Yesterday evening I spent a few constructive minutes watching people avoiding a puddle in Newcastle. It was gripping stuff. A large puddle had formed and was blocking one end of a pedestrian bridge over a dual-carriageway, and someone had set up a camera and was live-streaming the ‘event’ to, at any one time, about twenty thousand viewers, many of whom had plenty to say about how people were doing, crossing the puddle.

This is, obviously, why I love the Internet. Not because the entire world with all its minutiae is so immediately present, although also for that reason: I once spent a couple of month, on and off of course, watching the snow melt around a station high on the Hardangervidda plateau in Norway; I finally passed through the station on the Bergen-Oslo train, and was delighted to spot the CCTV camera on the side of a wall. No, I love the Internet because it amplifies the natural human tendency to cultivate a sort of absurd resistance.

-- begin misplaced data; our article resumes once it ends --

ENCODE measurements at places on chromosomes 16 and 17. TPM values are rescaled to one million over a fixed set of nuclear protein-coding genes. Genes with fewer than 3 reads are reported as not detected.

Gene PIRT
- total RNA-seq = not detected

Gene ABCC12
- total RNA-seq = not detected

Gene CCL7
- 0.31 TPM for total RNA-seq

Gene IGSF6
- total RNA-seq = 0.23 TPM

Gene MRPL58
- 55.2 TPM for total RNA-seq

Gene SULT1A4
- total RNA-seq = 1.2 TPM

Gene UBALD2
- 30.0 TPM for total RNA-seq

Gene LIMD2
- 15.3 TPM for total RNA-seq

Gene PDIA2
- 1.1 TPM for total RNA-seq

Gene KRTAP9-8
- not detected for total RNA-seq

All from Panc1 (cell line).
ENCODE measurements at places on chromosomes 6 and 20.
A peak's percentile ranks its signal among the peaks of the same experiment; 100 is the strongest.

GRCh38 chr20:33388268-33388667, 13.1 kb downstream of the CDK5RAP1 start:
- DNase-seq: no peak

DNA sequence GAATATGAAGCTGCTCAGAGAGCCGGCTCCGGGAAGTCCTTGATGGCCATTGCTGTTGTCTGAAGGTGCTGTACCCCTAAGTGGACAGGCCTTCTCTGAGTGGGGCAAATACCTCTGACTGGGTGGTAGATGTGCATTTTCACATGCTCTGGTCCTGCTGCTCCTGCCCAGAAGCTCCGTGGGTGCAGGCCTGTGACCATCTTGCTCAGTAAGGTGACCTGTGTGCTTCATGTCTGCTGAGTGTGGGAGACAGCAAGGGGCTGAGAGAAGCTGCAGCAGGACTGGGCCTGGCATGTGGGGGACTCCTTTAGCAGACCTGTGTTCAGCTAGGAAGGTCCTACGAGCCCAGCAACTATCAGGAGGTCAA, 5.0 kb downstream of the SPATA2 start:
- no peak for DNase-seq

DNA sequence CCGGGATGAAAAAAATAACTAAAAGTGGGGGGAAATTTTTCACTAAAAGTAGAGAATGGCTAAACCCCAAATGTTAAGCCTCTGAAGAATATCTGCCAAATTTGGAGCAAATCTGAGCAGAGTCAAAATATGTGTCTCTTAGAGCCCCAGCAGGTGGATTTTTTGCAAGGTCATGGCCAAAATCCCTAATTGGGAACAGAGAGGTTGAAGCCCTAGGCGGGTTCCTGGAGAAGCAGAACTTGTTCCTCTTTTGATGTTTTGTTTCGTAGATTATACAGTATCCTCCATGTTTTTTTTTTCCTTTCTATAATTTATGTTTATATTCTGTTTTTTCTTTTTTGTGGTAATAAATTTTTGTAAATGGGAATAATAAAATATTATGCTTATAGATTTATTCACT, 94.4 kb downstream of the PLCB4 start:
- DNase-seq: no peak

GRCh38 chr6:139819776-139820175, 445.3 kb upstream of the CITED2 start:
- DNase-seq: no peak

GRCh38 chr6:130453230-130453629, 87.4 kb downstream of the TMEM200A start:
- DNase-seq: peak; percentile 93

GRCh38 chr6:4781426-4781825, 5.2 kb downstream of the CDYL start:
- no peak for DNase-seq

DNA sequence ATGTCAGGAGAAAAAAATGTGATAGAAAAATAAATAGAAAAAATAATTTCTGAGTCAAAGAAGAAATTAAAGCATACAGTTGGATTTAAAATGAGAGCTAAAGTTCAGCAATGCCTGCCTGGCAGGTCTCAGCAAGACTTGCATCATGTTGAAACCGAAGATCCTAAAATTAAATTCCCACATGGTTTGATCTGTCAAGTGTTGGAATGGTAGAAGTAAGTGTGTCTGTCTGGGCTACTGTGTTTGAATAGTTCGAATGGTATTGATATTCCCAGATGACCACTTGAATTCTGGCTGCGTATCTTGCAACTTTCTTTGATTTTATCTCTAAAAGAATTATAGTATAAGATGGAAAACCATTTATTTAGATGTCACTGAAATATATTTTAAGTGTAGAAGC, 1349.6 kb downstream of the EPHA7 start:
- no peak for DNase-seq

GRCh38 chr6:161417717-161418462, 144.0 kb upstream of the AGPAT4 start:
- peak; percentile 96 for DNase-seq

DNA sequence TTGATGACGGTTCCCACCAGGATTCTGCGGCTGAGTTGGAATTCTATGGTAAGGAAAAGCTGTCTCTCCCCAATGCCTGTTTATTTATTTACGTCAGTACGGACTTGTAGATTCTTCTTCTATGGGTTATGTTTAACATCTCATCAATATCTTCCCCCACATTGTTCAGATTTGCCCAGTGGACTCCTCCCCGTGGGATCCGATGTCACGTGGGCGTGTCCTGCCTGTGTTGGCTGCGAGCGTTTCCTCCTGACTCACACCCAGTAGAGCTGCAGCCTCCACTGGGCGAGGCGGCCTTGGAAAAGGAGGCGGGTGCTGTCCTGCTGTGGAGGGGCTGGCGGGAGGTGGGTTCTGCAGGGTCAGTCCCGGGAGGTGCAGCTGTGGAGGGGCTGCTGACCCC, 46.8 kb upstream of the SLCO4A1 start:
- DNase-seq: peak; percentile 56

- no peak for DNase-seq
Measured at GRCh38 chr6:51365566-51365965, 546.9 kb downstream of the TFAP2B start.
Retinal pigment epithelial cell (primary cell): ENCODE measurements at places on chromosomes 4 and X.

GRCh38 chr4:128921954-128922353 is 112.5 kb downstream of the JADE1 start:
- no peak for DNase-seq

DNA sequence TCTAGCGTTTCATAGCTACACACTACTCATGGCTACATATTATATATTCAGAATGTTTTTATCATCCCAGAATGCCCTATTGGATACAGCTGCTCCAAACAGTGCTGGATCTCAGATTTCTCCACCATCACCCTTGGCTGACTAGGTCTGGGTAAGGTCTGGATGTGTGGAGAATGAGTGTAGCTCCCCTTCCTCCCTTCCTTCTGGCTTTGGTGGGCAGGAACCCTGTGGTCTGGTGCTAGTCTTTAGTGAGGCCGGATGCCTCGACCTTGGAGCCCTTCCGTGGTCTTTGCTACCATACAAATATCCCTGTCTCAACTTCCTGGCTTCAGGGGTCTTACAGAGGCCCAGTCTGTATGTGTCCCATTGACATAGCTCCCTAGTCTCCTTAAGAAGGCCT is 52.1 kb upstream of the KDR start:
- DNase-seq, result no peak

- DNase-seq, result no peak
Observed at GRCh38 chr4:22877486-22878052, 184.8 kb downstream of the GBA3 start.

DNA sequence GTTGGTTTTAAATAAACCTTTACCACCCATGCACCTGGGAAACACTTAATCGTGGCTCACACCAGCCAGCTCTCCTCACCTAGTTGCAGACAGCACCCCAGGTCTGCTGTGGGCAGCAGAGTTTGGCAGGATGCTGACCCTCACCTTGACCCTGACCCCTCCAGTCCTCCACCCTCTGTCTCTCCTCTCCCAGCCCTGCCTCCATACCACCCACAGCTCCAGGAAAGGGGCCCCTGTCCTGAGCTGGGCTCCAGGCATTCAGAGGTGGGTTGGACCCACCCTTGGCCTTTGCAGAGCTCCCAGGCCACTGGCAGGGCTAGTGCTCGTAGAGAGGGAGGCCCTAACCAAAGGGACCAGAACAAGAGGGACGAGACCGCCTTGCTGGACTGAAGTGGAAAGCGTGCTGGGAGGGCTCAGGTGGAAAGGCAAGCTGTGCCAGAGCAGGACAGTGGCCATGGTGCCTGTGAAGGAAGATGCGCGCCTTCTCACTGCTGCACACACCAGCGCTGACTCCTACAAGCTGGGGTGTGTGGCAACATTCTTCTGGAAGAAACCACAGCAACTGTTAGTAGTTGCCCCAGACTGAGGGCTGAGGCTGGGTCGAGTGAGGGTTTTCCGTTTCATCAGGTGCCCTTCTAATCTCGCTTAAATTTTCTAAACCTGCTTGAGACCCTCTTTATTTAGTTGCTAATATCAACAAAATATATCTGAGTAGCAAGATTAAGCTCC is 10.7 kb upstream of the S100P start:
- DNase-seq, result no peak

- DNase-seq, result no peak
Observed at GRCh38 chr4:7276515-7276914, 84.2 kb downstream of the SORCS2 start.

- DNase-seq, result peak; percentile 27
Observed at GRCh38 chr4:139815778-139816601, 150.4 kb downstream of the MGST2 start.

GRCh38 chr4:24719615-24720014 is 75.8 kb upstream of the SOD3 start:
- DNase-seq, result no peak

What do I mean by resistance? The French Jesuit priest and philosopher, Michel de Certeau, developed a theory about how people resist various power structures – governments, town planners, employers, parents, teachers (!) – which have set up systems to control their lives, not by standing up to them directly, but by evading them: by improvising, using the structures that are handed to them in peculiar and non-standard ways. Thus people will cut corners, jump queues, look out of the window; we find endless ways, at work, to reclaim a little time for ourselves; and my students check their phones under the desk or get me talking about irrelevancies when a piece of tricky work is in the offing. It is instinctive.  The external structures will not wholly contain us.

And the Internet at its best (puddle-watching) is a place where people go to cock-a-snook at whichever power structure is currently oppressing them.